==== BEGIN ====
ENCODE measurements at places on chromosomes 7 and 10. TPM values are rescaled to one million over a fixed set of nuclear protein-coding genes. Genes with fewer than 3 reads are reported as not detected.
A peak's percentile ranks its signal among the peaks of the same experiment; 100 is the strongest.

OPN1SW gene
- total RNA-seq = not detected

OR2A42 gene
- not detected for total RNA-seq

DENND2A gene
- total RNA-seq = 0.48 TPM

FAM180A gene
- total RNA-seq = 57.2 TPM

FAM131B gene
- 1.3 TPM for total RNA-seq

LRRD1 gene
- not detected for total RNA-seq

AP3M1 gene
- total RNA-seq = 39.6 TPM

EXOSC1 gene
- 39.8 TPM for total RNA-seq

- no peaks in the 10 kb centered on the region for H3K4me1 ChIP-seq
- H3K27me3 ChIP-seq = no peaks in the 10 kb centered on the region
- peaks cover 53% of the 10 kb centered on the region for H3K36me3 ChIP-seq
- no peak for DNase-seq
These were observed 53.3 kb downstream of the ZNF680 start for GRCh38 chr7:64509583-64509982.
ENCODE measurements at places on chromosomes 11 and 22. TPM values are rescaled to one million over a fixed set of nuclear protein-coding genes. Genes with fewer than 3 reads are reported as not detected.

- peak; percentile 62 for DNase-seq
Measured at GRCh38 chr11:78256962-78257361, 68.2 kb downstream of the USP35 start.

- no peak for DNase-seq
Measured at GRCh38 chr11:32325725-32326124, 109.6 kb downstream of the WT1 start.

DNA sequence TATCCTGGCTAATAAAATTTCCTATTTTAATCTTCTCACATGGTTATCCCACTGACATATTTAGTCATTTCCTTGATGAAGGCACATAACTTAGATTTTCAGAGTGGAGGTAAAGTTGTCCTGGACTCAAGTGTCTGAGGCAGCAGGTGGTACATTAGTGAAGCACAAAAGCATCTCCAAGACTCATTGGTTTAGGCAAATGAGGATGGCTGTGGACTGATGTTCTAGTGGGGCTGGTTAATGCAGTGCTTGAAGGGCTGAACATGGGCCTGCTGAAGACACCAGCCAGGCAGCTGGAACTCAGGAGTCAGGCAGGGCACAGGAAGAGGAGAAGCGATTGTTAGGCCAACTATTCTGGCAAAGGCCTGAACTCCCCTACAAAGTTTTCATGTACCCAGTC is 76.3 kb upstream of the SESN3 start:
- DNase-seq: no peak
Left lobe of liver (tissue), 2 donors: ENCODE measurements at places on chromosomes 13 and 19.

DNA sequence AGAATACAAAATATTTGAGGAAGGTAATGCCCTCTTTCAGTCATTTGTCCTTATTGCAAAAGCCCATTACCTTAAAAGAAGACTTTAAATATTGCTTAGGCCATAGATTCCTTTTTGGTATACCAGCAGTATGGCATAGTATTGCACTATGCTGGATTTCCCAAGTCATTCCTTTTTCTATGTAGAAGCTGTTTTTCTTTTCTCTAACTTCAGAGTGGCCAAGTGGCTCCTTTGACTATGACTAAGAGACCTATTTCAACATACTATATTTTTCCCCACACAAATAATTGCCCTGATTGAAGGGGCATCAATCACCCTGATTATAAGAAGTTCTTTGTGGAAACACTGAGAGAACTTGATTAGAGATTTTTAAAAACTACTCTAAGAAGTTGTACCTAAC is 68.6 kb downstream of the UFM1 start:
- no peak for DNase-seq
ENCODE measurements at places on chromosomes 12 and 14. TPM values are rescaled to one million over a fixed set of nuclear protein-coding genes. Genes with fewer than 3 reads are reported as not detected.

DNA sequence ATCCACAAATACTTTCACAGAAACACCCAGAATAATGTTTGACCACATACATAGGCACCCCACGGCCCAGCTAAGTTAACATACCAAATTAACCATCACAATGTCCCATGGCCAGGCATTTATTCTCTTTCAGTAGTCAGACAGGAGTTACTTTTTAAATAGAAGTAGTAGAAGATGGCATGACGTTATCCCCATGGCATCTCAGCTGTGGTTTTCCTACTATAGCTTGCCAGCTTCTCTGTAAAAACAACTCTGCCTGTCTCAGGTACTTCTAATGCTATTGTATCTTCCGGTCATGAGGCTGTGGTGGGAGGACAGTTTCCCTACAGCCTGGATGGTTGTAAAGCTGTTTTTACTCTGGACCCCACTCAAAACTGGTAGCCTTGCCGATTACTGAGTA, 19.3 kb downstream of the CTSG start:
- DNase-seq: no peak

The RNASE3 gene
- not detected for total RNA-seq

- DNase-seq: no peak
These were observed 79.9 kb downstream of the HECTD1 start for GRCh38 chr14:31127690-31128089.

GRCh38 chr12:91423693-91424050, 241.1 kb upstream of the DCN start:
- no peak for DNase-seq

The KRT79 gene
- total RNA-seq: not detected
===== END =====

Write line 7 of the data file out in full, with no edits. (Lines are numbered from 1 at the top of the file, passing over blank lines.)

DENND2A gene